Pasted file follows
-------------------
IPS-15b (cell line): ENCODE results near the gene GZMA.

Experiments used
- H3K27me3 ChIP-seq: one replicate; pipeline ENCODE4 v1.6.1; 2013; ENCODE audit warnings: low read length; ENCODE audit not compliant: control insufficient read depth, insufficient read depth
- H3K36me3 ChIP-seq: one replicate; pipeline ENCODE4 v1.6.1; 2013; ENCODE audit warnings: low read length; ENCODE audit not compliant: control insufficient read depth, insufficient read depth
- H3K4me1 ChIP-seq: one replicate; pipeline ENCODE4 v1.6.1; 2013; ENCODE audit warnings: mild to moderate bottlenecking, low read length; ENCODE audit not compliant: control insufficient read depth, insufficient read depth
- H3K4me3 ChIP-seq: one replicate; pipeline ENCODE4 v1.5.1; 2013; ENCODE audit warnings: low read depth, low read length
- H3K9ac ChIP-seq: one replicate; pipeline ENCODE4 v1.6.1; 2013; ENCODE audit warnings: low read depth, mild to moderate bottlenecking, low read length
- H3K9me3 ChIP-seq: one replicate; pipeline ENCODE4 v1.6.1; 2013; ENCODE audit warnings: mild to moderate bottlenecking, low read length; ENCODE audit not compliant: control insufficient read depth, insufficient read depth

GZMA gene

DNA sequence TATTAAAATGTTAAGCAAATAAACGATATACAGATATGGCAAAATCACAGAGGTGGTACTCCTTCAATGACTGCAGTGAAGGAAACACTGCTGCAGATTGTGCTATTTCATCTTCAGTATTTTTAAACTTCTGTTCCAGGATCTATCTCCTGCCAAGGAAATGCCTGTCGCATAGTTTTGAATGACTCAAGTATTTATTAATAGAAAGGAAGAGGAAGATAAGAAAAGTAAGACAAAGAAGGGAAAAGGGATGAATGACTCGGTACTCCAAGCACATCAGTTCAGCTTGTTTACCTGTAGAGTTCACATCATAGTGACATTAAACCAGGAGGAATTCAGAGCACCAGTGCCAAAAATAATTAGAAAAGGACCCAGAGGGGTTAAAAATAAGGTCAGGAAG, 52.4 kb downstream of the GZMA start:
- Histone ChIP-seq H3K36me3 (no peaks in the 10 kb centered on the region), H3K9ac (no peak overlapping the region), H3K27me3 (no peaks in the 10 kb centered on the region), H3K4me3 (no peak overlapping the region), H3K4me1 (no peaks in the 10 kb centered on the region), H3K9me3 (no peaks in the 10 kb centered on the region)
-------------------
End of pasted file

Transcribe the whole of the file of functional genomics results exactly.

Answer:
IPS-15b (cell line): ENCODE results near the gene GZMA.

Experiments used
- H3K27me3 ChIP-seq: one replicate; pipeline ENCODE4 v1.6.1; 2013; ENCODE audit warnings: low read length; ENCODE audit not compliant: control insufficient read depth, insufficient read depth
- H3K36me3 ChIP-seq: one replicate; pipeline ENCODE4 v1.6.1; 2013; ENCODE audit warnings: low read length; ENCODE audit not compliant: control insufficient read depth, insufficient read depth
- H3K4me1 ChIP-seq: one replicate; pipeline ENCODE4 v1.6.1; 2013; ENCODE audit warnings: mild to moderate bottlenecking, low read length; ENCODE audit not compliant: control insufficient read depth, insufficient read depth
- H3K4me3 ChIP-seq: one replicate; pipeline ENCODE4 v1.5.1; 2013; ENCODE audit warnings: low read depth, low read length
- H3K9ac ChIP-seq: one replicate; pipeline ENCODE4 v1.6.1; 2013; ENCODE audit warnings: low read depth, mild to moderate bottlenecking, low read length
- H3K9me3 ChIP-seq: one replicate; pipeline ENCODE4 v1.6.1; 2013; ENCODE audit warnings: mild to moderate bottlenecking, low read length; ENCODE audit not compliant: control insufficient read depth, insufficient read depth

GZMA gene

DNA sequence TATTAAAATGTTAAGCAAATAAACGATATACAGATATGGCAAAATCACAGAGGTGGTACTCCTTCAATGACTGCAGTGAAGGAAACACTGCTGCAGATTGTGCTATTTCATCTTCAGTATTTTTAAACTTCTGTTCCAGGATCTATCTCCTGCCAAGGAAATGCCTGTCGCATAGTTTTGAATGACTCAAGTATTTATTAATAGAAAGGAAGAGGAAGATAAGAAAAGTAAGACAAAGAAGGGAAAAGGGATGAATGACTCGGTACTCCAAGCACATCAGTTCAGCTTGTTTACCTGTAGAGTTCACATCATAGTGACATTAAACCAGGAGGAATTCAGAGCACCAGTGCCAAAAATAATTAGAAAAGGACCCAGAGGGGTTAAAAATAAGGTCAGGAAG, 52.4 kb downstream of the GZMA start:
- Histone ChIP-seq H3K36me3 (no peaks in the 10 kb centered on the region), H3K9ac (no peak overlapping the region), H3K27me3 (no peaks in the 10 kb centered on the region), H3K4me3 (no peak overlapping the region), H3K4me1 (no peaks in the 10 kb centered on the region), H3K9me3 (no peaks in the 10 kb centered on the region)